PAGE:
Imagine you start noticing that you’re not thinking or behaving like you used to. You struggle to find the right word; it’s always on the tip of your tongue but doesn’t come out. You’re often looking for your keys. You aren’t as organized as you used to be. You aren’t the go go go girl you once were.
You bring it up to family and friends, they may wave it off: “You’re tired, you’re doing too much, you’re aging, you’re …” You bring it up with your family doctor and are told it’s part of getting older. You’re somewhat relieved. Time passes. Soon you no longer notice any problems.
Unfortunately, that’s about the time when those around you begin to notice that you’ve changed. They wonder why you repeat your stories and ask the same questions. Your house is not as tidy as it used to be and you’re more irritable and withdrawn. Now your family brings it up and you tell them, “It’s aging, it’s depression, it’s …” You’re not the person you used to be, your brain has changed and, as a consequence, so have you.
When you’re finally examined, it’s obvious you don’t know the date, you can’t recall any items on the test, you can’t calculate or copy a diagram. It’s now apparent that you aren’t able to function as you used to. Your bills are unpaid or paid twice, your fridge has expired food and your home is no longer the safe haven it used to be.
At this point, the “D” word is raised, a spectre that threatens your freedom, threatens who you are. Dementia. It has been said, it’s the beginning of the end and yet it seems so intangible.
What does it mean? Is that a disease? Is there a cure?
If you had cancer, you would want to know what type. Your diagnosis wouldn’t be complete without identifying which variant you had and determining an action plan with your doctor. The same is true for dementia.
Dementia doesn’t say enough. It’s not a disease, it’s a symptom, usually of a neurodegenerative disease.
Unfortunately “dementia” can rob people of insight, of their voice, of who they are. The families are treading lightly, they don’t want to upset, they want to believe it’s aging, they want to hope it isn’t what they think it is. And there is a general sense of discouragement, imparted by the medical establishment, in looking for the cause of the dementia.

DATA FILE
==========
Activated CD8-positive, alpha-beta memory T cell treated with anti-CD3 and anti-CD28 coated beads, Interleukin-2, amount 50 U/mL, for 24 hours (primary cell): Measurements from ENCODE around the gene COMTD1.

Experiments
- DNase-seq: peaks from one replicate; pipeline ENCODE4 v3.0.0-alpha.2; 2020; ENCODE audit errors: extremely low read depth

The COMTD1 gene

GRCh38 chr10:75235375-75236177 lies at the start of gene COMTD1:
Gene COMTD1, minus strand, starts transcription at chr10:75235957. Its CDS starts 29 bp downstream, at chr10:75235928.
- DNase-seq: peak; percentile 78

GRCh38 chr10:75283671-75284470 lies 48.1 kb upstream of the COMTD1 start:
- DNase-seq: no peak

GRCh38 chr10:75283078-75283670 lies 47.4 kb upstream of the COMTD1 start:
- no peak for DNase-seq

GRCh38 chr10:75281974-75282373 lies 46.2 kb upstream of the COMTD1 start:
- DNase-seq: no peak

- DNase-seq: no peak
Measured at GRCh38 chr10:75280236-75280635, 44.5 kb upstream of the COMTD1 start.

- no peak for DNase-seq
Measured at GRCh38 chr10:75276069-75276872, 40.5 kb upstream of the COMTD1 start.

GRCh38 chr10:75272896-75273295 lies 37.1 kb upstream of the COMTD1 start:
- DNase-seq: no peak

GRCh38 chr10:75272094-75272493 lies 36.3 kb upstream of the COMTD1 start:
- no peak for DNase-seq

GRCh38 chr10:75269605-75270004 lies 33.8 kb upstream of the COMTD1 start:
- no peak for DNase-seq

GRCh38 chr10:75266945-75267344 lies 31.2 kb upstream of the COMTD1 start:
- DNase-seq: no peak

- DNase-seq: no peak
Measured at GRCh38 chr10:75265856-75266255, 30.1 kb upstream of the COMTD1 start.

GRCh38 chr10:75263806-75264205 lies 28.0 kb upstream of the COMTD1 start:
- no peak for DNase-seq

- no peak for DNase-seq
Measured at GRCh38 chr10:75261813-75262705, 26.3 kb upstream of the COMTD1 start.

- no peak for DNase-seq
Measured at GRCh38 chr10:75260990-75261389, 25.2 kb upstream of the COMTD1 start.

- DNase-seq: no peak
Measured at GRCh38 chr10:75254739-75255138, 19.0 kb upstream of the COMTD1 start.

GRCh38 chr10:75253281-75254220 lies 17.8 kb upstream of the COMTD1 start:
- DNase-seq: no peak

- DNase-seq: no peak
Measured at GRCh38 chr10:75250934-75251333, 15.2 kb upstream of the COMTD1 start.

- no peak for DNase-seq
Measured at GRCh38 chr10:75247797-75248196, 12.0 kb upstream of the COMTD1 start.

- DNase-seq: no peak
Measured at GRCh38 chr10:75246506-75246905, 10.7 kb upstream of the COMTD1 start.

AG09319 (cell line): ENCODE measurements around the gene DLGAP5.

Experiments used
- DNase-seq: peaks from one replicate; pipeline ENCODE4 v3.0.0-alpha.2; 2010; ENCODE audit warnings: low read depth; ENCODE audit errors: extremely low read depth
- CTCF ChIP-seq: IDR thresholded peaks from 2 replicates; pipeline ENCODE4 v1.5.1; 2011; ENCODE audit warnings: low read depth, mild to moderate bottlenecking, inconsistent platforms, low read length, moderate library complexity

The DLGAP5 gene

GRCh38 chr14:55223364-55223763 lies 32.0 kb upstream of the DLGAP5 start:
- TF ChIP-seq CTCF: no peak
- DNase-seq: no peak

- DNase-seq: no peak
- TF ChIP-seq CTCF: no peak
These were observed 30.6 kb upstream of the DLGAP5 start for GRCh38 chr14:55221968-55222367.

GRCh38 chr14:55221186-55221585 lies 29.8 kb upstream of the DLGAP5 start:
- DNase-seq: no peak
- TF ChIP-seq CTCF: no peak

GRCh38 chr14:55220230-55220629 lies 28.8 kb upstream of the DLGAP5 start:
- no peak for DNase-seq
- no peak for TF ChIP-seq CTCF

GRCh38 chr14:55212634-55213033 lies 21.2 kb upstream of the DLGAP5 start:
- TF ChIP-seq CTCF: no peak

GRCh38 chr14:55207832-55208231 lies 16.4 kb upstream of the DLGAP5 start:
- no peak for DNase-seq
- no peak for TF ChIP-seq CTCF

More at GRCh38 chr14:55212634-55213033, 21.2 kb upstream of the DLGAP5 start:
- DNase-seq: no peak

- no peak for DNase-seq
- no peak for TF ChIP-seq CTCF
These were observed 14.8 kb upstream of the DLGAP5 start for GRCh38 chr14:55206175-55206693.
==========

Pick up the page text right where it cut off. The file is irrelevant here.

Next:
“It makes no difference,” you are told. “There are no cures.”
But the differences are tremendous. Different neurodegenerative diseases have different causes, symptoms, progression rates and treatments. These are considered major differences in most diseases.
Knowing the cause of the dementia can help you and your family plan for the future. Some of these illnesses progress faster and come with more mobility problems. Will your home need adaptation? Will you need special devices to help you stay independent? Without knowing the cause of the dementia, it’s difficult to foresee what the course will be.
Hearing the word dementia is the point at which patients and their families should push for more information. This is where my job begins – investigating the clues that will give my patients as much information as possible.
First, we must rule out conditions that can cause cognitive impairment on their own or aggravate any neurodegenerative diseases such as a thyroid problem, low levels of vitamin B12 or abnormal calcium levels.
Next, imaging the brain gives us clues as to what’s causing the dementia. The most common neurodegenerative diseases – Alzheimer’s, Lewy Body and Parkinson’s disease dementia, as well as frontotemporal and vascular dementias – hit different parts of the brain and so we can usually tell them apart. CT scans can help with diagnosis.
If those are not sensitive enough, MRIs that provide higher resolution images can often reveal patterns of change that help us identify a specific neurodegenerative disease. The imaging, along with the symptoms – whether they involve memory, language, behavioural or motor, usually provide enough clues for us to make a very educated guess.
Once we have a potential diagnosis then we can discuss treatment options and prognosis to ensure you are doing everything to optimize your situation and slow down dementia.
Aerobic exercise has repeatedly been shown to delay progression of Alzheimer’s disease and vascular disease. Keeping your brain cognitively active is also important; day programs or taking a class should be part of a treatment plan. Then we consider the specific medications that are available, whether they be for memory, mood or mobility.
These illnesses can affect those around you as much as they affect you, so a multidisciplinary team that works with you and your family should be a priority.
Living with a neurodegenerative disease is a marathon, not a sprint. Dementia is a starting point, it’s not a diagnosis.
Dr. Carmela Tartaglia is a neurologist at the Krembil Neuroscience Centre’s Memory Clinic at Toronto Western Hospital, Researcher at the Tanz Centre for Research in Neurodegenerative Disease and Assistant Professor at the University of Toronto.
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